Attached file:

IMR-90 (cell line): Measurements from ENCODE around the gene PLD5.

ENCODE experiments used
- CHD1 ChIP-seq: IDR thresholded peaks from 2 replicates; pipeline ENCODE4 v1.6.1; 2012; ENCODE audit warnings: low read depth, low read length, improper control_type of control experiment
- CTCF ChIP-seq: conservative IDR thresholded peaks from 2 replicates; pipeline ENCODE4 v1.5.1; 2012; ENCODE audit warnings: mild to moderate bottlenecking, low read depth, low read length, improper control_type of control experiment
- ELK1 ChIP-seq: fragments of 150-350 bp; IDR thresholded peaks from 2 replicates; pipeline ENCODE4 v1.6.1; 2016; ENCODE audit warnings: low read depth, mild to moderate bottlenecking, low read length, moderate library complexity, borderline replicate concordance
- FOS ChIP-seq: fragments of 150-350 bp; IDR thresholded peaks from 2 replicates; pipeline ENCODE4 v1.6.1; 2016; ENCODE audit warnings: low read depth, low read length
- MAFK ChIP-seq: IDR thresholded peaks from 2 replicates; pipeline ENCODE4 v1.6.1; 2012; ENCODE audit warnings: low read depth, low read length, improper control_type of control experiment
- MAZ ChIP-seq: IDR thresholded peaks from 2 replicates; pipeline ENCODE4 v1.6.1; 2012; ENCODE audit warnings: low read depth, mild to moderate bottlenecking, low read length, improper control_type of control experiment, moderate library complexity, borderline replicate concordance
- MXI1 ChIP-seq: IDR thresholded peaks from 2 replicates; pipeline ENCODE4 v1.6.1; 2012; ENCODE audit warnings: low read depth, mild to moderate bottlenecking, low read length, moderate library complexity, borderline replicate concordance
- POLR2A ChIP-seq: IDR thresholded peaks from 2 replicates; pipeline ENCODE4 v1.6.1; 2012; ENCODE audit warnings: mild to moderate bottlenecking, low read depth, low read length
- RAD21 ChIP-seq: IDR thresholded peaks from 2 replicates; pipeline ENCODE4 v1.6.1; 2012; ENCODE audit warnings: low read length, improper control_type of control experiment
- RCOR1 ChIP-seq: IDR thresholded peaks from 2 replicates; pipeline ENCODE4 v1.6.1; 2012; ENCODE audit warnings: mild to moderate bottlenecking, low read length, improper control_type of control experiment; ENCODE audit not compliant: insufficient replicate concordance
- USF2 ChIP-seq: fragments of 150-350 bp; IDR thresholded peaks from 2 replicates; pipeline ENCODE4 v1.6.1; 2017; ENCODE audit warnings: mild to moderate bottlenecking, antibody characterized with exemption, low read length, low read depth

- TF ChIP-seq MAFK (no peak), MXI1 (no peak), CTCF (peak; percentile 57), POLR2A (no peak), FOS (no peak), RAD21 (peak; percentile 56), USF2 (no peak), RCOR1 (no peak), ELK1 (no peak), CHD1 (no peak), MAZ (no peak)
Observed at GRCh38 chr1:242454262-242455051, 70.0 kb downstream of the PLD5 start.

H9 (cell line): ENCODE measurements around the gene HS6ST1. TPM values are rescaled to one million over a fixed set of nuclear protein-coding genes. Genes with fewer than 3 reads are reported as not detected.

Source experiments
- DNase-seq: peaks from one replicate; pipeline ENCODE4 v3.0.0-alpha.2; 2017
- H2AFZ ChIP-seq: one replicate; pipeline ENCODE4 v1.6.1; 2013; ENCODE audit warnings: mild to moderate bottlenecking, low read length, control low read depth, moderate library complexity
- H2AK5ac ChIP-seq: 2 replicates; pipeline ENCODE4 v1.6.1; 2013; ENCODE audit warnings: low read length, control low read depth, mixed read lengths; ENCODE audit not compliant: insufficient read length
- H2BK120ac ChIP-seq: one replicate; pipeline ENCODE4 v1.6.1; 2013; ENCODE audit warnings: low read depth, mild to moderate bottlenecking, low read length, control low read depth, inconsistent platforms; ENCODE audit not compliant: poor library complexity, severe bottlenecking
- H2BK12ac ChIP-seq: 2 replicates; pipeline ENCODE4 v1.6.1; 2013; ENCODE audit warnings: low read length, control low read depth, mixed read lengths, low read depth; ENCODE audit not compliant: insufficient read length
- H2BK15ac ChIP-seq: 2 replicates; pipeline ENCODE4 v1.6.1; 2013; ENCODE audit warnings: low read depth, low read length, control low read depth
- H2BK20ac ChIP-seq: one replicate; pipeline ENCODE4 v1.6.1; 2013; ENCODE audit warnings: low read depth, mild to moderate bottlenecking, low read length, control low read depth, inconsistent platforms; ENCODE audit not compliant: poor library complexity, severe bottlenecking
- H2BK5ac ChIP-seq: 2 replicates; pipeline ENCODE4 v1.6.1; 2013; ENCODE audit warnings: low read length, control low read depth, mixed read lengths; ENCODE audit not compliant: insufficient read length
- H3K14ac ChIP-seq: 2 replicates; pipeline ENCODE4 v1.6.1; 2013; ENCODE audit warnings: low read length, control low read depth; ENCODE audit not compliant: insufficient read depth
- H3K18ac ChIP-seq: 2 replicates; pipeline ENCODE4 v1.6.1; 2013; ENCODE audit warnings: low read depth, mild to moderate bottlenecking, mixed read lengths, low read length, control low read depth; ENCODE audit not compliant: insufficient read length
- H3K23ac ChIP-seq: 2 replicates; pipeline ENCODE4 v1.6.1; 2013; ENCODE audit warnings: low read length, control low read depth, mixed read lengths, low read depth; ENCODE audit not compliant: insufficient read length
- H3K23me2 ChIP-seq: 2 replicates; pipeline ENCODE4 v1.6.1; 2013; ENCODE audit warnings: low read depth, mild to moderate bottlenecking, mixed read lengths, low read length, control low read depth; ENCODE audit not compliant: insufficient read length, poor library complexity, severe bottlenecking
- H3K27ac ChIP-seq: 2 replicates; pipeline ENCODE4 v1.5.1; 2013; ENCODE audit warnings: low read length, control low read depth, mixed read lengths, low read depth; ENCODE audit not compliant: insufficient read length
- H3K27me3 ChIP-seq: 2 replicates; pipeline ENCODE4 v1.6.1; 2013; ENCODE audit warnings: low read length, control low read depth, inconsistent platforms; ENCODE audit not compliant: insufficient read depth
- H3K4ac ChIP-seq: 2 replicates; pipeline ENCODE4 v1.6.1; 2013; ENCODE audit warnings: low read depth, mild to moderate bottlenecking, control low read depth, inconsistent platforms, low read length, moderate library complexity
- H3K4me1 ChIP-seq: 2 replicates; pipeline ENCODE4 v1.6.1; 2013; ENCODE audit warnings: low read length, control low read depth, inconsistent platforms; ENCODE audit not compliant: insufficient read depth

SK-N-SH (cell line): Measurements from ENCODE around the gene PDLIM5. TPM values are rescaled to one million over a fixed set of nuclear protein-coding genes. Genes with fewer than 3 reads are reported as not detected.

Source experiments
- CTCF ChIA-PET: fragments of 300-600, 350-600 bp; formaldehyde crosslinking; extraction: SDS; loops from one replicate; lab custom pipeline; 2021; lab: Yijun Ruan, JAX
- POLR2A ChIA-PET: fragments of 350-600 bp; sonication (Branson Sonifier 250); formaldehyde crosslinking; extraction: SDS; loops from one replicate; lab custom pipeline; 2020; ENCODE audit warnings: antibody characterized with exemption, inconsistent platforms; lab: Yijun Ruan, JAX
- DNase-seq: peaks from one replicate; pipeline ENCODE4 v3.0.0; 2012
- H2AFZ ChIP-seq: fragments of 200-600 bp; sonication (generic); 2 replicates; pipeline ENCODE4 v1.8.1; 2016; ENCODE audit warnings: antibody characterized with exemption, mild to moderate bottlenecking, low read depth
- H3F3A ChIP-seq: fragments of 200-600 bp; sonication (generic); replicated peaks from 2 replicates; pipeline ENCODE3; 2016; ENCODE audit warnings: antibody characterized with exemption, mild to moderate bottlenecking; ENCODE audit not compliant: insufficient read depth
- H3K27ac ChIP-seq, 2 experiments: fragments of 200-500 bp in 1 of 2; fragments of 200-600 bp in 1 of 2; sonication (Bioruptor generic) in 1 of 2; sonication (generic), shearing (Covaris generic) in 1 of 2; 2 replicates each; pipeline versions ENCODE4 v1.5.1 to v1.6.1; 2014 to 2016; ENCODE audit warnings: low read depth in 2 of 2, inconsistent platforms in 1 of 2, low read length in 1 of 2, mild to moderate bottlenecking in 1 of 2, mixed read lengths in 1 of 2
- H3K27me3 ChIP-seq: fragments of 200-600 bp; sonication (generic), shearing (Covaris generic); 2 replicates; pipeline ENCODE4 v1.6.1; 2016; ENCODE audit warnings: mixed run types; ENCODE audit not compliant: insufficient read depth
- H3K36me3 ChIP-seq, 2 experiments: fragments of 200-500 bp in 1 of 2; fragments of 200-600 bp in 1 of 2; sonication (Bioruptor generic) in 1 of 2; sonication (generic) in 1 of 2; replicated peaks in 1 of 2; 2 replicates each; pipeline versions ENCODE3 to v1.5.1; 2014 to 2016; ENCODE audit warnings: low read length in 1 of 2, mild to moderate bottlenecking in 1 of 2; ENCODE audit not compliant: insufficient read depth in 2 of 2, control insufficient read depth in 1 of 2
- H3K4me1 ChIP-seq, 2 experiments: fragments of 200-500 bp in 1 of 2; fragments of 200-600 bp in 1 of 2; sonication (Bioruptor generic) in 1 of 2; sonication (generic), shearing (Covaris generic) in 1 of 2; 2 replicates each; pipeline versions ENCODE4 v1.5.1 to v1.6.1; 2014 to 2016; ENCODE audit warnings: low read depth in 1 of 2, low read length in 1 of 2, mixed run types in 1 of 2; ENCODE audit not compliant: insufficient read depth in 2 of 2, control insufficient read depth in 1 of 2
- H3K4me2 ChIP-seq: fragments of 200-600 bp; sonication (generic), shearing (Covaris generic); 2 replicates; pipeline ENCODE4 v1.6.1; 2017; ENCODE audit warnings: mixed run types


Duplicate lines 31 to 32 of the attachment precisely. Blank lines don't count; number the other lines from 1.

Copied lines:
- H3K27me3 ChIP-seq: 2 replicates; pipeline ENCODE4 v1.6.1; 2013; ENCODE audit warnings: low read length, control low read depth, inconsistent platforms; ENCODE audit not compliant: insufficient read depth
- H3K4ac ChIP-seq: 2 replicates; pipeline ENCODE4 v1.6.1; 2013; ENCODE audit warnings: low read depth, mild to moderate bottlenecking, control low read depth, inconsistent platforms, low read length, moderate library complexity